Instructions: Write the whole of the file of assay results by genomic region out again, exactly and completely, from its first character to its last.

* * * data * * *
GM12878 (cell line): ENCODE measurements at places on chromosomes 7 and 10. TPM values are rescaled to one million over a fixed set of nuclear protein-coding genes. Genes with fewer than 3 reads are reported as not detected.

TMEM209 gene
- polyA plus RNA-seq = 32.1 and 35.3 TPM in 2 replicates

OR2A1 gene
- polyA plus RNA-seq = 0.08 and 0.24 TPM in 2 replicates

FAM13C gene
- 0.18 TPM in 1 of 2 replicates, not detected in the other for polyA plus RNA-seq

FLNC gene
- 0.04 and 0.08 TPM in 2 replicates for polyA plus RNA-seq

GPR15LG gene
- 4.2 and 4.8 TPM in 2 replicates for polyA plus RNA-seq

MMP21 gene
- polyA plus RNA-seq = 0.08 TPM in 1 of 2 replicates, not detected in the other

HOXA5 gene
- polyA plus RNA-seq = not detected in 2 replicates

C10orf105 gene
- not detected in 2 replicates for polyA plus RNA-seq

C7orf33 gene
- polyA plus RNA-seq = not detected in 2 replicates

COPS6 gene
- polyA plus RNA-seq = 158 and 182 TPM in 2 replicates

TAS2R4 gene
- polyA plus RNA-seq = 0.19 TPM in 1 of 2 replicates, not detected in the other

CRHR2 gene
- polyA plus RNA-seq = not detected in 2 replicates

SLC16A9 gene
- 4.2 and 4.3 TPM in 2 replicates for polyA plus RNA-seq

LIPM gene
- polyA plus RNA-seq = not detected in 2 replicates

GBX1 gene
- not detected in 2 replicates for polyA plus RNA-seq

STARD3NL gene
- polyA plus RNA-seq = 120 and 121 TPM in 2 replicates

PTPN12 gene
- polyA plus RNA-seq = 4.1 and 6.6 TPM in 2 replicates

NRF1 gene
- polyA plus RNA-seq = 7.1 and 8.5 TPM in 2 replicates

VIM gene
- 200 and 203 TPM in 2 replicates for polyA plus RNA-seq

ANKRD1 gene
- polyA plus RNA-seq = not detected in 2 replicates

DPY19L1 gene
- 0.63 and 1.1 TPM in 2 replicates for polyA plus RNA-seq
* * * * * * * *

GM12878 (cell line): ENCODE measurements at places on chromosomes 7 and 10. TPM values are rescaled to one million over a fixed set of nuclear protein-coding genes. Genes with fewer than 3 reads are reported as not detected.

TMEM209 gene
- polyA plus RNA-seq = 32.1 and 35.3 TPM in 2 replicates

OR2A1 gene
- polyA plus RNA-seq = 0.08 and 0.24 TPM in 2 replicates

FAM13C gene
- 0.18 TPM in 1 of 2 replicates, not detected in the other for polyA plus RNA-seq

FLNC gene
- 0.04 and 0.08 TPM in 2 replicates for polyA plus RNA-seq

GPR15LG gene
- 4.2 and 4.8 TPM in 2 replicates for polyA plus RNA-seq

MMP21 gene
- polyA plus RNA-seq = 0.08 TPM in 1 of 2 replicates, not detected in the other

HOXA5 gene
- polyA plus RNA-seq = not detected in 2 replicates

C10orf105 gene
- not detected in 2 replicates for polyA plus RNA-seq

C7orf33 gene
- polyA plus RNA-seq = not detected in 2 replicates

COPS6 gene
- polyA plus RNA-seq = 158 and 182 TPM in 2 replicates

TAS2R4 gene
- polyA plus RNA-seq = 0.19 TPM in 1 of 2 replicates, not detected in the other

CRHR2 gene
- polyA plus RNA-seq = not detected in 2 replicates

SLC16A9 gene
- 4.2 and 4.3 TPM in 2 replicates for polyA plus RNA-seq

LIPM gene
- polyA plus RNA-seq = not detected in 2 replicates

GBX1 gene
- not detected in 2 replicates for polyA plus RNA-seq

STARD3NL gene
- polyA plus RNA-seq = 120 and 121 TPM in 2 replicates

PTPN12 gene
- polyA plus RNA-seq = 4.1 and 6.6 TPM in 2 replicates

NRF1 gene
- polyA plus RNA-seq = 7.1 and 8.5 TPM in 2 replicates

VIM gene
- 200 and 203 TPM in 2 replicates for polyA plus RNA-seq

ANKRD1 gene
- polyA plus RNA-seq = not detected in 2 replicates

DPY19L1 gene
- 0.63 and 1.1 TPM in 2 replicates for polyA plus RNA-seq